Homeowners, refinancing your home loan at the right time may save you thousands. Here’s what you need to know.
Just like how trends come and go, home loan rates can increase or decrease depending on market conditions.
A lot of factors come into play here in how these rates fluctuate. One example would be when central banks like the US Federal Reserve lower interest rates. Similarly, SIBOR-pegged rates (floating interest rate) that are tied to US Fed rates would trend downwards too.
Therefore, if it’s within your best interest, you can choose to strategically refinance to a cheaper home loan package. When done right, this could potentially save you thousands of dollars. Let’s explore the ways in which you can jump on this opportunity.
What is home loan refinancing all about?
In a nutshell, to refinance your home loan is to switch from your current home loan to an entirely new one, usually from a different bank or financial institution. Alternatively, you’ll also be refinancing if you’re switching from an HDB concessionary housing loan to a bank loan.
When should you refinance?
#1: When you’re experiencing financial difficulties
This is one of the main reasons why people jump ship from their current mortgage. Whether it’s losing a job or getting a pay cut, it’s not easy to stick to our loan repayments when money is tight.
You can lighten the load of your liabilities by refinancing to another home loan package with a lower interest rate. You can even apply for the bank’s relief programme and extend your loan tenure, however it’s worth noting that doing so may result in higher accumulated interest costs.
#2: When you can snag a lower interest rate
It goes without saying that refinancing is usually a strategic move on the homeowner’s part to enjoy more savings and hopefully free up cashflow. This is achieved by getting a new home loan package with a lower interest rate and potentially lower monthly loan repayments as well.
To be on the super safe side, check with your financial adviser to determine if this is possible.
#3: When you need to take out a home equity loan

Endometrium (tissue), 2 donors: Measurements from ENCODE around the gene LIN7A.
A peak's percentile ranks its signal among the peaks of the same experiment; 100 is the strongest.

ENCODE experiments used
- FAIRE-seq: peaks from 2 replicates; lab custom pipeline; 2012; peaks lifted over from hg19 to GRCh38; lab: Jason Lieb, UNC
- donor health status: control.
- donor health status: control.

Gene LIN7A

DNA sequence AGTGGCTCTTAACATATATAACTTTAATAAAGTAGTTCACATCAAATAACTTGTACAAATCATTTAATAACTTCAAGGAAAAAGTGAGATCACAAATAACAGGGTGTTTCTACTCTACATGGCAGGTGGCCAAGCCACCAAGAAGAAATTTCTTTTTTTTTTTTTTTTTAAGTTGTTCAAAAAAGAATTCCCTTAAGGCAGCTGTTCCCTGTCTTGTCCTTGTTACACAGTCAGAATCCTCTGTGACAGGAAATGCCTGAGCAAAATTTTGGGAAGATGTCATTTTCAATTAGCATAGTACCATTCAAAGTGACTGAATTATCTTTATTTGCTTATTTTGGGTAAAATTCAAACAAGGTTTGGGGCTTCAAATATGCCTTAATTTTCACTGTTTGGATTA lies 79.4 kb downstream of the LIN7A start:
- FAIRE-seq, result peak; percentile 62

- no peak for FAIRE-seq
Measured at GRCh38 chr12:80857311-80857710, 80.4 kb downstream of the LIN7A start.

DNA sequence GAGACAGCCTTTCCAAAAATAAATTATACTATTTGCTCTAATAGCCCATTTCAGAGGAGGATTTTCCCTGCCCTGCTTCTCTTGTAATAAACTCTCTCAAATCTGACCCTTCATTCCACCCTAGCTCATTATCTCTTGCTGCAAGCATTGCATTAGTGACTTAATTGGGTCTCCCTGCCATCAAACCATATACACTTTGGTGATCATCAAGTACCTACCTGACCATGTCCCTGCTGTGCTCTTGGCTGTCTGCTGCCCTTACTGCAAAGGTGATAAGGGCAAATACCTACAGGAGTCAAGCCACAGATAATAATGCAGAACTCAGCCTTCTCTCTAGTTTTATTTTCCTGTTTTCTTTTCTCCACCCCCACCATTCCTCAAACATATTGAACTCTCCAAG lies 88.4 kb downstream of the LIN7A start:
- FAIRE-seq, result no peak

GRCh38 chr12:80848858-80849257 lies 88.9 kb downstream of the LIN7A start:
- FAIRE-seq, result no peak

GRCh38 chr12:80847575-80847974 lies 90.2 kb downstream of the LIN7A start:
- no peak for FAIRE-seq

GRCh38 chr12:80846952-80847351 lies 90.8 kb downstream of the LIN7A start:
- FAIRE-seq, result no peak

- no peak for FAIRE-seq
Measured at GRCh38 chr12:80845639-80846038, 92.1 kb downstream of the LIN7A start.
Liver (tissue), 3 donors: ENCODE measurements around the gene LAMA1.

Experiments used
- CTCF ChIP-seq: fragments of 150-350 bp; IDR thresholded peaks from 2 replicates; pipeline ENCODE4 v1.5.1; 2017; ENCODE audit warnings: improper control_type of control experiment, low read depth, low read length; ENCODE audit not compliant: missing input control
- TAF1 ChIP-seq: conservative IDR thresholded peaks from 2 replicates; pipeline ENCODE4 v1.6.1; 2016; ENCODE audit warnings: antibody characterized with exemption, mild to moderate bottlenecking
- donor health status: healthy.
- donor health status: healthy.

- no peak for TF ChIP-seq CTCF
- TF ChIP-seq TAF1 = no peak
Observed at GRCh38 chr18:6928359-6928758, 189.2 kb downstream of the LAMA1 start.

Home equity loan, also known as cash-out refinancing, comes in handy if you find yourself in debt or in urgent need of cash (and we mean lots of it). You can use your property as collateral to loan a substantial sum of money — think up to 75% of your property value — if the loan is approved.
Do note that this option is only possible for private properties.
#4: When you’re at the tail-end of your loan’s lock-in period
Peek SingSaver’s home loan comparison page and you’ll notice that lock-in periods usually stretch two to three years. Once you’re in the clear, you’re free to switch to a new home loan without incurring any penalties. For the possibility of maximising savings alone, it’s definitely worth your while to take a look at the different home loan packages out there and the interest rates they offer.
How can you refinance?
Step 1: Review your current home loan package
This is when you need to familiarise yourself with your existing home loan, by paying extra attention to your outstanding loan balance, loan tenure, and any fees and charges. It also wouldn’t hurt to read up on the terms and conditions. Most importantly, check your lock-in period and look out for any penalties you may incur.
Step 2: Compare home loan rates
Visit comparison sites just like the one we have on SingSaver. It allows you to see all the different home loan packages offered by banks in one go. If you’re out of your lock-in period and you’re able to maximise savings, it could be in your best interest to refinance.
Step 3: Calculate the necessary costs
Now that you’ve decided to refinance, the next best move is to calculate and prepare the upfront costs that come with the refinancing process. Legal and valuation fees are primarily what you would need to pay, although banks may be willing to offer subsidies. You would need cash on hand to pay those fees, as such do budget accordingly.
Step 4: Submit your loan application
This is when the paperwork comes in as the bank would need to assess your financial background before they can approve your loan. You would need to provide a wide range of documents such as your CPF contribution history, payslips and valuation of your property, for starters. Once you’ve submitted the required documents, all that’s left to do is wait for the loan approval from your bank of choice.
Read these next:
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Fixed vs Floating Home Loan Rates: Which One Is Suitable For You?
Best Home Loans In Singapore 2020
Home Loans: SIBOR Rate vs Fixed Deposit Home Rate (FHR) Loans
HDB Loan Vs Bank Loan: Which One Should You Go For?